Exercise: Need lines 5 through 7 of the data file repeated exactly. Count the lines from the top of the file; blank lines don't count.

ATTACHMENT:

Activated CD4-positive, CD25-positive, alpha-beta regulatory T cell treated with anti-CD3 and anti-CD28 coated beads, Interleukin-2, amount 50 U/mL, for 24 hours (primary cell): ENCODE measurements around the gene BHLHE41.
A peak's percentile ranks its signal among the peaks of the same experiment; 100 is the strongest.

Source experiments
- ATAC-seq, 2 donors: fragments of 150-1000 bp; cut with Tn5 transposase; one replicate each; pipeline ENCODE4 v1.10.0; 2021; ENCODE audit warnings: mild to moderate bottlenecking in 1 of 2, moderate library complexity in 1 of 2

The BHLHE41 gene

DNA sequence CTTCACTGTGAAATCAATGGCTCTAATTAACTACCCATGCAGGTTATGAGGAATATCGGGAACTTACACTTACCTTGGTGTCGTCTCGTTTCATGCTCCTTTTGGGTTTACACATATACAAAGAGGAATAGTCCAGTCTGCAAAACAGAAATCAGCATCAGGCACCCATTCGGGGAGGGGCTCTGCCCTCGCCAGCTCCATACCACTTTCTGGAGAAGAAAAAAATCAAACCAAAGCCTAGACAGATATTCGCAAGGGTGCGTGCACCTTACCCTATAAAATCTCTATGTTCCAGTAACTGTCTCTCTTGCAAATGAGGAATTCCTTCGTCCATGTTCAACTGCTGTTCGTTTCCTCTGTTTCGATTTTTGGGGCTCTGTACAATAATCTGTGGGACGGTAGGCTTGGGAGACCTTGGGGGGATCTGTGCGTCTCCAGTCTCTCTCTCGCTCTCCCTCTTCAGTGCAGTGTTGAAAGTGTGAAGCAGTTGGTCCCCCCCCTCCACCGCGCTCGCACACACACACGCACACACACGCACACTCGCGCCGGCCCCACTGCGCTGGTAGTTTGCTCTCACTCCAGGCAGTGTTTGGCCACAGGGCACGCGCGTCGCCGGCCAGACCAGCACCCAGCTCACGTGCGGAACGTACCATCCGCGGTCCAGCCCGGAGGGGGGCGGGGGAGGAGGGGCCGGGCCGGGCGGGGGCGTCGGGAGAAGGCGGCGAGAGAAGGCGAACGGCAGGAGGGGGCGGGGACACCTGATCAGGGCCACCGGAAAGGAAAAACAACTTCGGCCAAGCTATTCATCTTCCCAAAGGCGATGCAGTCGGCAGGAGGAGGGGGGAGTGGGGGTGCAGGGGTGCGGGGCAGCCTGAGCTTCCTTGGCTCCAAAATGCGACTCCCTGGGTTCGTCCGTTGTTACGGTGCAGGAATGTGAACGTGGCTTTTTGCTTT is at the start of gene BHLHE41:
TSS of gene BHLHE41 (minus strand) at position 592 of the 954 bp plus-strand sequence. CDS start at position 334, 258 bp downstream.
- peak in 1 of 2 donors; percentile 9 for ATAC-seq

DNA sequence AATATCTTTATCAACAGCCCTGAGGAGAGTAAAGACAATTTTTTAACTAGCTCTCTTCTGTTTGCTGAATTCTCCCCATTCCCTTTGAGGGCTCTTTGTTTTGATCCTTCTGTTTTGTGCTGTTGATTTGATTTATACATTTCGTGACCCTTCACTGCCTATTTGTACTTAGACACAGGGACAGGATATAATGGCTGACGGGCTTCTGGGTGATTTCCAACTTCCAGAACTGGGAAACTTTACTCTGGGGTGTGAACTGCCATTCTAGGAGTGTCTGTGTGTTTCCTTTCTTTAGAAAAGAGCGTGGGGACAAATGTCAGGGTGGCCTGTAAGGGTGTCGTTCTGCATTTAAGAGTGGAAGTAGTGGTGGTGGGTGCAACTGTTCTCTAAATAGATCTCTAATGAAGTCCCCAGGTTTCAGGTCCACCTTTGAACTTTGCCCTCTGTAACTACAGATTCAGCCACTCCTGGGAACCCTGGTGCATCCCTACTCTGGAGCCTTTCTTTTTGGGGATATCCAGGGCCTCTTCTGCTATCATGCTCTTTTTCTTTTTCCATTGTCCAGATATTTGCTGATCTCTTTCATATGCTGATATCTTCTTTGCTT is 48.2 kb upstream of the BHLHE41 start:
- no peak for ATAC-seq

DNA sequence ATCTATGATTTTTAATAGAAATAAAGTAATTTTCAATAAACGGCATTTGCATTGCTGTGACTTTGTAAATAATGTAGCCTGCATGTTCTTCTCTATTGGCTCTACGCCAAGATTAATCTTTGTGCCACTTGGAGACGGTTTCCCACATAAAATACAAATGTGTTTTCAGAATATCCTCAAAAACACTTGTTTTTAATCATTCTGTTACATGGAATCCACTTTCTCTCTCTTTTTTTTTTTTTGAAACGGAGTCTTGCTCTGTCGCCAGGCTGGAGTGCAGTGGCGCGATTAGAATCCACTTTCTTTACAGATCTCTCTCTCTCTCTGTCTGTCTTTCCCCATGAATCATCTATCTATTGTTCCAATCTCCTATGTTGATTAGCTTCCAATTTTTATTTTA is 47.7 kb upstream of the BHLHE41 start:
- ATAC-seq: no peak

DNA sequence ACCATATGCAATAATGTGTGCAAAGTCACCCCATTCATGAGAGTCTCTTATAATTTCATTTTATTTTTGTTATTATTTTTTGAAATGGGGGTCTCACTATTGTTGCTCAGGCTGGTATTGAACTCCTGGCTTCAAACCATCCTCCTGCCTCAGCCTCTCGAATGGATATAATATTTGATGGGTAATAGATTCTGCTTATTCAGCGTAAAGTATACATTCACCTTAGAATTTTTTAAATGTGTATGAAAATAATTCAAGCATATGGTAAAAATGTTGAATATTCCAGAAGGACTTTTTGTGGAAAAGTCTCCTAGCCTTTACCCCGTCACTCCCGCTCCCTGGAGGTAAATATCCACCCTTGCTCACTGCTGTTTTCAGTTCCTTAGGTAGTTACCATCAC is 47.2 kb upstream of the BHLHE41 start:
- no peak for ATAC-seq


The BHLHE41 gene

DNA sequence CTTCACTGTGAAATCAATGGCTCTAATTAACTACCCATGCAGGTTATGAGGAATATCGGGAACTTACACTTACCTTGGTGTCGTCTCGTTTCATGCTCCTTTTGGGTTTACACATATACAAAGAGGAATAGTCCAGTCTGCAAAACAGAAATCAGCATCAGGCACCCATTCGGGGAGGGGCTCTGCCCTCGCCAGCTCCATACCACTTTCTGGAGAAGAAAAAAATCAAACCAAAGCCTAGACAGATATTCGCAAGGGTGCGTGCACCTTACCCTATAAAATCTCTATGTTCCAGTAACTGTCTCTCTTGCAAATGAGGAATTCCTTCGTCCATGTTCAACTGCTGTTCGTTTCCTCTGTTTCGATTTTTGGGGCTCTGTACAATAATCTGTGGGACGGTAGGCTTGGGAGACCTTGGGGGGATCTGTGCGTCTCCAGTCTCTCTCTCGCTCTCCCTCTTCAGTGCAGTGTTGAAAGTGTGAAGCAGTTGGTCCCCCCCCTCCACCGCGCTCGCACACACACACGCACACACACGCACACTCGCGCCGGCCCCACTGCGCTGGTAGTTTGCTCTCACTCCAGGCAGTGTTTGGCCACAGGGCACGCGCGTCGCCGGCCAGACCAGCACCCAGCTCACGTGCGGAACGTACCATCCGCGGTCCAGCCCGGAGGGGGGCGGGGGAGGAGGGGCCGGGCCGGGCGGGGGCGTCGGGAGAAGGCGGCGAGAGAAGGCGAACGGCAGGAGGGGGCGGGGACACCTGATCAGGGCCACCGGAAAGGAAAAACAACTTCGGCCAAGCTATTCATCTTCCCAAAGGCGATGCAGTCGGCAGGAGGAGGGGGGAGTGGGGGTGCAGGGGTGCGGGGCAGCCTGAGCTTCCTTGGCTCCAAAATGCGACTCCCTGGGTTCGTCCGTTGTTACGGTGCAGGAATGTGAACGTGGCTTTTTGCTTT is at the start of gene BHLHE41:
TSS of gene BHLHE41 (minus strand) at position 592 of the 954 bp plus-strand sequence. CDS start at position 334, 258 bp downstream.